We spoke about a wide range of topics during our Kentucky Kitchen Table. We spoke about how citizenship and being a good citizen in society is helping and caring about other people around you. It also means thinking and considering what other people are dealing with and going through when making decisions and living our lives. One example that Lauren brought up during our Kentucky Kitchen Table was the Fairness Ordinance, which is an ordinance that protects LGBTQIA+ people from being discriminated against based on their sexuality and gender identity. As she pushed her daughter on the swing outside and we stood around her, she said, “Obviously, I’m not gay, but that doesn’t mean that I can’t be sympathetic to people who are gay and may identify as a different gender.” We discussed how citizenship means considering others around you instead of thinking only about yourself. We discussed how in America, we sometimes end up only thinking about ourselves and what we go through. I brought up how with the attempt of passing the American Health Care Act by the Republican party recently, the politicians are wealthy, white, and did not consider the ramifications that that healthcare legislation would have had on the impoverished communities in America who rely on Medicaid.

When we discussed listening to others and considering what others are going through, we discussed the factors that play into poverty, including institutionalized racism and job availability. We also talked about the difference between a personal problem and a public problem. For example, if one couple gets a divorce, people around that couple may think that that is simply a personal issue between that couple. However, if divorce rates have gone up in the community where that couple lives, then it becomes a public issue. Therefore, we talked about how we need to stop only thinking about ourselves and see the bigger picture. This discussion made me think about wicked problems and how there are a lot of different factors that go into solving wicked problems.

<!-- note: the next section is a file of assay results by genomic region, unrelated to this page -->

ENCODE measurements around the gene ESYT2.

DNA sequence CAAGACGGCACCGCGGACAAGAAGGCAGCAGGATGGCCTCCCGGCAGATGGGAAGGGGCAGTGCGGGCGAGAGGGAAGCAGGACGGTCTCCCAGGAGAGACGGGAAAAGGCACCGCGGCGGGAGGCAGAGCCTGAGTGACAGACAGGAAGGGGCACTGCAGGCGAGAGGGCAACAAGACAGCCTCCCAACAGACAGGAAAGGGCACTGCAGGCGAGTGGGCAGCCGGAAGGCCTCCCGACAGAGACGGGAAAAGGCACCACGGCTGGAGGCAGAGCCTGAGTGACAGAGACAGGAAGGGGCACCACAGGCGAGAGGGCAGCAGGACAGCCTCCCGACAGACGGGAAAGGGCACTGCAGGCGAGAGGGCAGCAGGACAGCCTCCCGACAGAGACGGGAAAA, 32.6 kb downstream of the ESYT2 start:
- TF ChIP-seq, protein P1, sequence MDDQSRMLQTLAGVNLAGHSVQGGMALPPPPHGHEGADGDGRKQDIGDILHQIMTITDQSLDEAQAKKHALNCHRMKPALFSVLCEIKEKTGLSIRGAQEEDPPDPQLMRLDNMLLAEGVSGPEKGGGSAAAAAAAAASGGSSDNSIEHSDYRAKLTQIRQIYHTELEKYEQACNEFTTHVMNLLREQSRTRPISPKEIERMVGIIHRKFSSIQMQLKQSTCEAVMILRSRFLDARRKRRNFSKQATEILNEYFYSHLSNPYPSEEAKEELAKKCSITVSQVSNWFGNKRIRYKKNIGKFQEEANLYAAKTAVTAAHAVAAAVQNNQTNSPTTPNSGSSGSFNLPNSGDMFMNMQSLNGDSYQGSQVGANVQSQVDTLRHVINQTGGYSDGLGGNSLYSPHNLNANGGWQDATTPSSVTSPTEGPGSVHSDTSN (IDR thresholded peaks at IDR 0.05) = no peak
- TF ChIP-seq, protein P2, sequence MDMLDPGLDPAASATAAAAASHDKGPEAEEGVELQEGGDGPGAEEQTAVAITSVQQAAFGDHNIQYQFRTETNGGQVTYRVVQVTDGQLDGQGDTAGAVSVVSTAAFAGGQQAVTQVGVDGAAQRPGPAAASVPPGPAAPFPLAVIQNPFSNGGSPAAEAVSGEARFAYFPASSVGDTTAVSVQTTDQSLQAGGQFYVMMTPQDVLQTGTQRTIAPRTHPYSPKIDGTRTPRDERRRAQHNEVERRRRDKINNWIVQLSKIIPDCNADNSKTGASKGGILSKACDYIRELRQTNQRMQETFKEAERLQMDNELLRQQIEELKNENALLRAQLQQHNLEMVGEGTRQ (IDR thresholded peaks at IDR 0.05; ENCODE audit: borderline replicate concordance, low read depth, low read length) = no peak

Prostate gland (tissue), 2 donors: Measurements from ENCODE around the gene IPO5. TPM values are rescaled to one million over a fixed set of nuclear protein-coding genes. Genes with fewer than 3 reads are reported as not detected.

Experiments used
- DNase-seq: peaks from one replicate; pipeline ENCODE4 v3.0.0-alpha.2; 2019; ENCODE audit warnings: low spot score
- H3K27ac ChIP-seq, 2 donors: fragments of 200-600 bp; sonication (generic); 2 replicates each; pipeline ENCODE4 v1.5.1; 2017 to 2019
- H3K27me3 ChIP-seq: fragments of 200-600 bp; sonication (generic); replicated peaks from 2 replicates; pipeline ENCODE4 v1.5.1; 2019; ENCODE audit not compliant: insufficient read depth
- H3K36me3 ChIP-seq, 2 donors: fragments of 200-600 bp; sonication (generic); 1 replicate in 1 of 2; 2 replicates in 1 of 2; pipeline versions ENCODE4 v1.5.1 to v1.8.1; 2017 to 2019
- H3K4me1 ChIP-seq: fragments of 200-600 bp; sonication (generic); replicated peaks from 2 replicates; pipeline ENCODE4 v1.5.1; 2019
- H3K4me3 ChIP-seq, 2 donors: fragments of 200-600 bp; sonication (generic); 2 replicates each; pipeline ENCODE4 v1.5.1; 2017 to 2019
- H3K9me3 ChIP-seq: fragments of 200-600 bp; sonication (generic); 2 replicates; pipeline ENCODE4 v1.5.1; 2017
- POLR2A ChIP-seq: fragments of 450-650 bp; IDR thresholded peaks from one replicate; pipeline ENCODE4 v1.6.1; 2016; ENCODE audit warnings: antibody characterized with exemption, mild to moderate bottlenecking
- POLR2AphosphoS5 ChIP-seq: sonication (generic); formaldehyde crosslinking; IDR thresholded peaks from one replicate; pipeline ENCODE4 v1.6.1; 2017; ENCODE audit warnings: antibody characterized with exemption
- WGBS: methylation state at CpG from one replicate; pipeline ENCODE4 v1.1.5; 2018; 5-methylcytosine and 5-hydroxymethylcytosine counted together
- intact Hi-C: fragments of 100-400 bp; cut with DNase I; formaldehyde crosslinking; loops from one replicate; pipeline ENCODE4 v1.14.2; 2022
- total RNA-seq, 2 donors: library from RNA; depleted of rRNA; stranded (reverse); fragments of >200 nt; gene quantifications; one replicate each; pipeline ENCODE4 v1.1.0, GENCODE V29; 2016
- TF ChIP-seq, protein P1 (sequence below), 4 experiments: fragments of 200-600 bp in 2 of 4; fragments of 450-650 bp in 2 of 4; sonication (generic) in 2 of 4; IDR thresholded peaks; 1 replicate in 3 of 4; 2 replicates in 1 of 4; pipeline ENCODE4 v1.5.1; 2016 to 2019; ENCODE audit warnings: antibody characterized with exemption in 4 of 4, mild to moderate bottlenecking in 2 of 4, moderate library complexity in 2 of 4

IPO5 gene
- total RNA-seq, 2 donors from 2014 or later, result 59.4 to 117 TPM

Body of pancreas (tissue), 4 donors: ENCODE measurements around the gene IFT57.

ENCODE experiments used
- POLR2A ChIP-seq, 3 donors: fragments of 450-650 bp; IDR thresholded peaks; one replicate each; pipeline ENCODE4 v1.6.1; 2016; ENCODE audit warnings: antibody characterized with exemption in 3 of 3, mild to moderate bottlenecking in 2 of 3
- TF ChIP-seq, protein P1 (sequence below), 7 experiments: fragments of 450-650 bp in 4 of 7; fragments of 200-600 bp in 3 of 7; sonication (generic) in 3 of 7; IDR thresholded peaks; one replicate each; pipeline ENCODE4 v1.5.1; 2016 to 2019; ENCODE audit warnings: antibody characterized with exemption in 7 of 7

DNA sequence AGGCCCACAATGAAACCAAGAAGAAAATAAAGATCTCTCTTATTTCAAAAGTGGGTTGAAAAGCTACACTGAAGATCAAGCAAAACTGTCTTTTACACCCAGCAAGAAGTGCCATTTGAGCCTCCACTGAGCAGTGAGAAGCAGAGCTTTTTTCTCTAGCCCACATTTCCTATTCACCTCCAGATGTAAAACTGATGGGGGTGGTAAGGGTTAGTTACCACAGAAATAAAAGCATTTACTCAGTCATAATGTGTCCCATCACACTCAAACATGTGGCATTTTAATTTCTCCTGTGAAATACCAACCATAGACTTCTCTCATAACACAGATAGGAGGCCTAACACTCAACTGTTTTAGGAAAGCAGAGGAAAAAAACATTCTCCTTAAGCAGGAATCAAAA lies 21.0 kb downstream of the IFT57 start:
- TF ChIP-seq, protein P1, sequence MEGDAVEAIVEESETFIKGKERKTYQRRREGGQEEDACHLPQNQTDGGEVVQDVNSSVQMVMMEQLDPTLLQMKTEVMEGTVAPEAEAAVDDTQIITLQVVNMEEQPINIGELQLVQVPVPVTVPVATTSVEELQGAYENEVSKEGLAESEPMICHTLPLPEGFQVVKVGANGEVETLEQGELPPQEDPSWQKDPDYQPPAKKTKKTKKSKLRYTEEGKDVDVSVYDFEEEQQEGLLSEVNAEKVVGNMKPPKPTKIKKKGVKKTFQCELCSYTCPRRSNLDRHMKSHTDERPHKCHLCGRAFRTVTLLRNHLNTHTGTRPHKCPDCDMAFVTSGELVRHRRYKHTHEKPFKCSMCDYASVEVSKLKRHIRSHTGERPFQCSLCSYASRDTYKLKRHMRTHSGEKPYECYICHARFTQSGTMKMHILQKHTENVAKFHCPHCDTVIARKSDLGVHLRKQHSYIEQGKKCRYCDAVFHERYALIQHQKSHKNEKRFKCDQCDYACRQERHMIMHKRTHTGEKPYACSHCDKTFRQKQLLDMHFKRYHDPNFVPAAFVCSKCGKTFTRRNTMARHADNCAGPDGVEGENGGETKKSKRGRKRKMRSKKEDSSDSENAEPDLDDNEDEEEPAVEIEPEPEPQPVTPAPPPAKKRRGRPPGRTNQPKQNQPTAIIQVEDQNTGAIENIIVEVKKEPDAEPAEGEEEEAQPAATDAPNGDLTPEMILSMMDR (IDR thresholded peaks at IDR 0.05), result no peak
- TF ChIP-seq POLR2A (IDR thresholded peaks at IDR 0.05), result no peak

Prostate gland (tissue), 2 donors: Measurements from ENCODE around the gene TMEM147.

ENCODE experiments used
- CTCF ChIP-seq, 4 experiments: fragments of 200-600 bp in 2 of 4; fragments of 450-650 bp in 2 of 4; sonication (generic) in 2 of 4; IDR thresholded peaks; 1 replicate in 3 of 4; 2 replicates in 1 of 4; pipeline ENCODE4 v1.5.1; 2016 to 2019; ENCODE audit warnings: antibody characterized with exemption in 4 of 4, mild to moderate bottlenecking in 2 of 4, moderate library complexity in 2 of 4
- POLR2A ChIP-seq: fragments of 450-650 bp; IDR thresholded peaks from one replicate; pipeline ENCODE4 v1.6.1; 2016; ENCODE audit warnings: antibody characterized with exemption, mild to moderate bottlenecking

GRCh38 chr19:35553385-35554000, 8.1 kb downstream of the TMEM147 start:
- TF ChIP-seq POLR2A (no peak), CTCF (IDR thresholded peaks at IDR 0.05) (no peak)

We talked about social issues that we are passionate about. One social issue that Kaleb talked about was Medicaid and food stamps. He talked about how he does not like that some people think that people who are enrolled in Medicaid or get food stamps are simply lazy and do not want to work in order to afford their own food and health care. That was when he told us about his father getting laid off and how his family was on food stamps for a certain period of time. I talked about how I was passionate about the issue of sexual harassment and sexual assault because I was sexually harassed by a coworker and I was extremely bothered by that incident. However, when I was harassed by him, I did not realize that it was sexual harassment because it was something that was extremely normalized in our society, which makes me feel sad about our society. Normalizing acts of harassment enables rape and harassment culture to continue, and that is something that I am passionate about ending. Madison talked about how she was in an abusive relationship and when she was in that relationship, she did not realize that it was abusive. She continued that relationship for a long time and then when she broke up with him, he called her over 40 times and left a bunch of voicemails where he threatened to kill himself because of her, which is one of many forms of emotional manipulation that he worked on her. Therefore, because of that situation, she is passionate about stopping abusive relationships and helping victims of abuse.